1. Ear Training
    2. Harmony and Counterpoint
    3. Instrumentation and Orchestration

    I guess it makes sense - ear training provides the tools to learn with, harmony and counterpoint inform you about what notes to write then instrumentation and orchestration teach you about setting those notes. Of course, once you start any of these subjects, you never stop learning about them, so the whole thing continues to build on itself.

    Cheers,
    Ben

  10. #10

    Re: Where to begin???

    Quote Originally Posted by benhillyard
    I was lucky to go to a high school that taught music using the Kodaly method from Hungary, which is excellent for ear-training, sight-singing and dictation. I'd recommend it for anyone starting out with those things, if you can find classes.
    Wow, that is lucky. Sad to say, high school music in America lacks a few things. In many schools (at least around where I live) you can be in band or choir or orchestra, and that's about it. Music theory? Ear-training? What's that?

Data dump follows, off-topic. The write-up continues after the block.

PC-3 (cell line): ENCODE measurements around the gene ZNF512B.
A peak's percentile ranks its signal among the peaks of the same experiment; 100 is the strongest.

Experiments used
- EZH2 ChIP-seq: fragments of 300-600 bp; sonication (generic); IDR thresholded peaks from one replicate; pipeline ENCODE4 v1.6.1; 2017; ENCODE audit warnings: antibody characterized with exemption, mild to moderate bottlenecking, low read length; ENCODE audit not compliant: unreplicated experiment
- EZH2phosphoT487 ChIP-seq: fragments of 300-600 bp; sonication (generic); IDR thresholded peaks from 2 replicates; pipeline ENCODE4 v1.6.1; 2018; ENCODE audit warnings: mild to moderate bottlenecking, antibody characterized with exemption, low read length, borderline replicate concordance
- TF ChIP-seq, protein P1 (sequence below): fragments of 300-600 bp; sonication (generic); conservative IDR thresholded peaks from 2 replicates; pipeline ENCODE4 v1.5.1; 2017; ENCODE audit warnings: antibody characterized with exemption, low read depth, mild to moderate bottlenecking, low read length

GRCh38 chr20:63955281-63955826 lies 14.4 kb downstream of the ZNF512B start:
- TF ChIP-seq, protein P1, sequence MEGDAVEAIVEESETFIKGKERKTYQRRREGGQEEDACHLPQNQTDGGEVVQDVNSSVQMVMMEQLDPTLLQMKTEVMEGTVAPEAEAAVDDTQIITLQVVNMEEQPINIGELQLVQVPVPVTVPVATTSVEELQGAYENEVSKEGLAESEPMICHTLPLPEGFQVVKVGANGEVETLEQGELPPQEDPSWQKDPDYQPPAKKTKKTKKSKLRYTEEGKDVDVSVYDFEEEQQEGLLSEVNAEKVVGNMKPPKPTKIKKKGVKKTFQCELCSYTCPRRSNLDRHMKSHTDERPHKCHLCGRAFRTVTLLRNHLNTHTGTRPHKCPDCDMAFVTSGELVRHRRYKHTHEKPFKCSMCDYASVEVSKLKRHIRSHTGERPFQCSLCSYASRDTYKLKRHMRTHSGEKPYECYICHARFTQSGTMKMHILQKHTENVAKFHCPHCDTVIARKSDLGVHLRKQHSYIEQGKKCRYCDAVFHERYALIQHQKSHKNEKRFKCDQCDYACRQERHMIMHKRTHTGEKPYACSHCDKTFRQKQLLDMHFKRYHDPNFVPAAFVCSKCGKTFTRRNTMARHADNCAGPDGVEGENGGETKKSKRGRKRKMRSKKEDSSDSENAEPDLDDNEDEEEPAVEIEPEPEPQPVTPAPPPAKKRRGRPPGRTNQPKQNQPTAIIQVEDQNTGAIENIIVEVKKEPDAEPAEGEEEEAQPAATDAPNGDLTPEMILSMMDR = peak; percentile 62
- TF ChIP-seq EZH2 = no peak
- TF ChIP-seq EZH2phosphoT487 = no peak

So college music majors are basically starting from scratch. I picked up some theory books on my own during high school, and by the time I started college, I found myself to be quite a bit ahead of everyone else in theory and ear-training. I guess that made up for my non-existant skill in performance!

    To get back to the original question of this thread, here's pretty much the order I learnt (I should say am learning) in:

    1. Ear Training
    2. Harmony and Counterpoint
    3. Instrumentation and Orchestration
    That makes perfect sense. At my school, however, we take two years each of theory and ear-training side-by-side. Ear-training is quite a bit behind theory as far as what concepts we're learning. At the end of two years of theory, we covered set theory as well as serialism, while in ear-training, we were still back at secondary dominants. This seems very backwards to me.

    I have yet to formally study orchestration. My school offers it every other year with the requirement that you must have completed sophomore theory and ear-training. So, here I am, having completed the requirements, and it's not offered until next year. ::sigh::

    Of course, I still love my school, it just gets frustrating sometimes.
    Aeterna
    The Ravenclaw Musician
    my_blog, my_t-shirt_shop